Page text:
I actually wasn’t planning on taking mini-breaks from Buffy just yet, but life, she is a real bitch.
It turns out that I had to be there for my boyfriend during a difficult time, and I thought I’d take a page out of my friend Noel’s book and explain why putting a pet down sucks.
1. They trust you. A lot.
Pets are some of purest souls (for lack of a better word) that I’ve ever met. They don’t hate irrationally, they don’t kill for sport, they don’t judge, and when they love, they love completely. They think you’ve hung the moon and every single star in the heavens. I’m assuming, of course, that you’re a good pet owner and not one of those asshole scum of the earth types that think dog-fighting is a capital idea. Even then, I find, pets can be surprisingly loyal. You’re their god. They may not understand all the shit you do, but they trust you know exactly what you’re doing and that you’ll never steer them wrong. So, yeah, having to put your pet down pretty much gives you the guilt of the ages. It doesn’t matter if they’re in pain, and it’s pretty inevitable—you’re gonna feel like you’re betraying the little guy. And that sucks.
2. They’re family.
I don’t care how you feel about animals in general, you have to at least admit that the people who own pets love them as if they were family. Because they are. Most times, they’ve been around for a long time, as much a fixture as Grandpa X or Aunt Y. More so, actually, since you may not see Grandpa or Auntie every day, but you do see your dog or cat every day. So losing them is like losing a part of you, and knowing you’re the one that gave the okay to get them lost is even worse.
3. People assume you can get over it by just getting another.
It’s funny, but a lot of people don’t get the “they’re family” part and just assume that you can always just get another pet to replace the one you’ve lost. And by “funny,” I mean “douchey.” What kind of sick fuck would tell someone that just lost a family member to just pop by the store and get another one? No one? Well, mention that your family member is a dog. Suddenly it’s fine. But it’s not. It’s not cute.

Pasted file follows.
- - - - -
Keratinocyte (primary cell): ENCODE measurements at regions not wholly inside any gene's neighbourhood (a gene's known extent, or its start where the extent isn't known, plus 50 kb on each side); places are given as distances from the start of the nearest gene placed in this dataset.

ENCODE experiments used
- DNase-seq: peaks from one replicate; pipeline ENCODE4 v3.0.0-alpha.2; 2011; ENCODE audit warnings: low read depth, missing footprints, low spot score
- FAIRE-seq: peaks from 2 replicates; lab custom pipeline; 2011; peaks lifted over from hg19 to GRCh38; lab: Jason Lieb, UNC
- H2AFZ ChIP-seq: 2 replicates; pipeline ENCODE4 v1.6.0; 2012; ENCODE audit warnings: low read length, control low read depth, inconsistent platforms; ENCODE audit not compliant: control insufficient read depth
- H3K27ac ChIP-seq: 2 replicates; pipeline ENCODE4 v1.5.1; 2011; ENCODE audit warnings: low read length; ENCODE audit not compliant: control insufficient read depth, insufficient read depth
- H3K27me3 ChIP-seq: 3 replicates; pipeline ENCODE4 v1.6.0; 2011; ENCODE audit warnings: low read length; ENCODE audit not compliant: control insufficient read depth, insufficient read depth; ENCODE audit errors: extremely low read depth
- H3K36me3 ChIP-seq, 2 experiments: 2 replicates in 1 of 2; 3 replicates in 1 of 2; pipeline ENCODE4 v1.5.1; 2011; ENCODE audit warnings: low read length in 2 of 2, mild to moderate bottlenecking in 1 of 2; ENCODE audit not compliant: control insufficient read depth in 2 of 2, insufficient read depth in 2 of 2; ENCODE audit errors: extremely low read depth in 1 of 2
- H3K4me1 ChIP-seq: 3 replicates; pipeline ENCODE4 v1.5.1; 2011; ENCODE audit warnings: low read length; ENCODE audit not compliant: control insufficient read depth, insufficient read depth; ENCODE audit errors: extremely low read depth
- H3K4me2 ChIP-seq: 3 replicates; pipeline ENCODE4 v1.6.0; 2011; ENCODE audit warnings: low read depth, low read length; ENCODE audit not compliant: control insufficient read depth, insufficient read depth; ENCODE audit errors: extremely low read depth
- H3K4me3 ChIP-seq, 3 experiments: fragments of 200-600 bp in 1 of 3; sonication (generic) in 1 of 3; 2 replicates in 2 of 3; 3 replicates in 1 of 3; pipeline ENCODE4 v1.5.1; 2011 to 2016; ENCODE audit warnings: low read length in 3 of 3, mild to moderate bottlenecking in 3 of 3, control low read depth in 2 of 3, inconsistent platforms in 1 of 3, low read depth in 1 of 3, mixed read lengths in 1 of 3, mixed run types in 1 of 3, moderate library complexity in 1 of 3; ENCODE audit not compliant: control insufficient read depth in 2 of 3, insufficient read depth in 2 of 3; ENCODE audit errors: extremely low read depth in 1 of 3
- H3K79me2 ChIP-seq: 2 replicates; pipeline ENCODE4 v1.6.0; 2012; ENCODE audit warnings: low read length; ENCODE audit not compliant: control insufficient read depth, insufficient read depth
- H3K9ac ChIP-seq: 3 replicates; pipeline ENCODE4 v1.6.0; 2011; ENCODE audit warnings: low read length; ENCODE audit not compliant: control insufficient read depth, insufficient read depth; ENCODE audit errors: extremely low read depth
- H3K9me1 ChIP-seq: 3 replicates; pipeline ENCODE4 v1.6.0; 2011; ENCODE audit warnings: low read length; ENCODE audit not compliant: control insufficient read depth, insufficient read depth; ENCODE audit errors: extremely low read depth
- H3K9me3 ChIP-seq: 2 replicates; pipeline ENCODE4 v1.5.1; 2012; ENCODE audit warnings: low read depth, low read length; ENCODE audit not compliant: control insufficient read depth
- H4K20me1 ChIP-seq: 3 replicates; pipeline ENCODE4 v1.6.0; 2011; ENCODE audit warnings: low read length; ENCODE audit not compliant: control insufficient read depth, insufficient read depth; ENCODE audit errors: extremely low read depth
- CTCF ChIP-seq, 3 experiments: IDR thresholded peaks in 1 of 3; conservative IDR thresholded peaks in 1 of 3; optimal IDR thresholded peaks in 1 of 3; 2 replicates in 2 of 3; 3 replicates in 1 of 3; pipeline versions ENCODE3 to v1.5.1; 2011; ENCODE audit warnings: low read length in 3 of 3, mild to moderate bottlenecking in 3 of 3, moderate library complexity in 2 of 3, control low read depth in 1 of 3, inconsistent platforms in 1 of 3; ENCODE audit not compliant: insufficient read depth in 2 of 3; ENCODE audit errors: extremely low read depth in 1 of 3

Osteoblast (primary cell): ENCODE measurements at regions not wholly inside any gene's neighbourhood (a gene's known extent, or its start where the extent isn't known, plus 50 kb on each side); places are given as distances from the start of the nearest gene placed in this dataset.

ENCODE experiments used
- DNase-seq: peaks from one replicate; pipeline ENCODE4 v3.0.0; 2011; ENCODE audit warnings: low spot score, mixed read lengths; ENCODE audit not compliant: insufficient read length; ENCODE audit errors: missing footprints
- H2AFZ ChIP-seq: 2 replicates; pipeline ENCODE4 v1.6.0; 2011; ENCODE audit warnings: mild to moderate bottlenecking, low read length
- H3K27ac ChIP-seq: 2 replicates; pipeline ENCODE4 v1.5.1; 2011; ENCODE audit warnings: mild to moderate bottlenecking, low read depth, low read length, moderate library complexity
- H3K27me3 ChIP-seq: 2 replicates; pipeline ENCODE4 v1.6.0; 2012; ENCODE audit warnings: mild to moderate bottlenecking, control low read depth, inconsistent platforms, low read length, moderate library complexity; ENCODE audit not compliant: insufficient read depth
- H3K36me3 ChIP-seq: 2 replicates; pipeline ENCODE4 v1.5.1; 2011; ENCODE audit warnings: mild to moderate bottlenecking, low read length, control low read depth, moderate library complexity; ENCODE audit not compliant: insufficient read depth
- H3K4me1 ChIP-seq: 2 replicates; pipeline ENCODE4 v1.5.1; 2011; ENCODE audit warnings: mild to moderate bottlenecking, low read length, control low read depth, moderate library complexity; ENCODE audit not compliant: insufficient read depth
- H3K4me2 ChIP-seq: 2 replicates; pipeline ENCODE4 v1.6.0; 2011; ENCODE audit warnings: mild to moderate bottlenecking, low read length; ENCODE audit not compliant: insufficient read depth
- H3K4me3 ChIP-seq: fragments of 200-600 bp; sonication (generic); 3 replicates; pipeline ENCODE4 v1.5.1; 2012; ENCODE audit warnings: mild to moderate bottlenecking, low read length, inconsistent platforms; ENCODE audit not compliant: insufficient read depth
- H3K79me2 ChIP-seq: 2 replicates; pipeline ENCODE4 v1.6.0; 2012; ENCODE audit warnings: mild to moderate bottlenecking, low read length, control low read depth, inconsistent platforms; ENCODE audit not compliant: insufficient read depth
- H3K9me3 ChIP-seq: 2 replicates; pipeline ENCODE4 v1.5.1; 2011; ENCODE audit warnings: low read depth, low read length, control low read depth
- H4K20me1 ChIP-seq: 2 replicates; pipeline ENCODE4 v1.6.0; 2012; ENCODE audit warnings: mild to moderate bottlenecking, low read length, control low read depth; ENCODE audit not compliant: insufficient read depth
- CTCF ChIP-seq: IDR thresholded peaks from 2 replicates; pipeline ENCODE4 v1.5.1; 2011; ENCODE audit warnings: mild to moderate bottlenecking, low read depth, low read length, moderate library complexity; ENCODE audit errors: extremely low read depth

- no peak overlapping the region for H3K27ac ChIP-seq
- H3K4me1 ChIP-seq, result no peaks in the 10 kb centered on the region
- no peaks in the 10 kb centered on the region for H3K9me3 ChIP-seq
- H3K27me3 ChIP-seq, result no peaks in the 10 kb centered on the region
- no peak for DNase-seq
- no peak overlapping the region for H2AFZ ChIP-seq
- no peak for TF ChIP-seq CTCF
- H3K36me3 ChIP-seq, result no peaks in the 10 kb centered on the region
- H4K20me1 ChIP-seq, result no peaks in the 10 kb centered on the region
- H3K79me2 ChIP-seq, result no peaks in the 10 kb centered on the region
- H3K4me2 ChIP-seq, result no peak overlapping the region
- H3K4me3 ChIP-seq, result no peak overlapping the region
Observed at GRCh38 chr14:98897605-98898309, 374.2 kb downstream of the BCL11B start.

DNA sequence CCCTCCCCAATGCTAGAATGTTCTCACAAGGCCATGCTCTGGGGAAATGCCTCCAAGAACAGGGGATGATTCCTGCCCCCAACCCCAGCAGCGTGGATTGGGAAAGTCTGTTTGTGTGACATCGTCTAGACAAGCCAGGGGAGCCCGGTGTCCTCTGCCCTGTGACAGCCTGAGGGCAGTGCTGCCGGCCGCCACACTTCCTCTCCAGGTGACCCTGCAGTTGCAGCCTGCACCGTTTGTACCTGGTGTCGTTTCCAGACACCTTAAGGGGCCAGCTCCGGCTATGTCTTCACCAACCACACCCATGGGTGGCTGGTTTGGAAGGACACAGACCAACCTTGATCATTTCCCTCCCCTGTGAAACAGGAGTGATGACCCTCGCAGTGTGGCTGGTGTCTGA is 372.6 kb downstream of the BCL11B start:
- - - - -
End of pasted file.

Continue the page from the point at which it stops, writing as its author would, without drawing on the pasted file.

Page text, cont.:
4. You have to say goodbye knowing they have no idea what’s going on.
I mean, I guess you can just not say goodbye, but really? What part of “they’re family” are we not getting here. If you don’t say goodbye, then you’ll feel guilty when they’re gone, and if you do, you get to see their sad little eyes look at you with adoration and trust. Fuck, does that hurt.
This one’s kind of a special case for friends of the family:
5. You feel all of the hurt, but also the awkwardness, too.
As I said, I was there when my boyfriend said goodbye, and it broke my heart. Granted, I didn’t have nearly as much time with his dog as he did, but I loved the little guy. So I was pretty close to bawling my eyes out. But then there was the awkwardness; my mind trying to figure out what it was okay to do. Do I pet the dog? Do I hold my boyfriend’s hand? Am I allowed to cry? May I ask questions? Is it okay if I pet other dogs in front of my boyfriend? Where do I stand? It’s just really an uncomfortable situation.
Depending on what kind of pets we have, chances are we’re gonna outlive them. No matter how they go, it’s gonna suck beyond the telling of it. And if you’re like me, you have a #6:
6. Once they’re gone, it’s forever.
I don’t believe in heaven. I don’t believe we’re watched or guided by a higher being. I think dead’s dead and the rest is silence. And that works fine most of the time, but when someone you love dies, it gets tricky. I’d love for there to be someplace where we go to see everyone we’ve loved (people and animal) again, even if just for a few minutes before winking out of existence. But I know my wishing doesn’t make it so.
One thing I do fervently believe is this: If by any chance there is a heaven, then pets are the only ones truly worthy of it. And if there’s a fair deity anywhere in this universe, then that’s where my boyfriend’s dog will be. Because that little guy? He didn’t suck.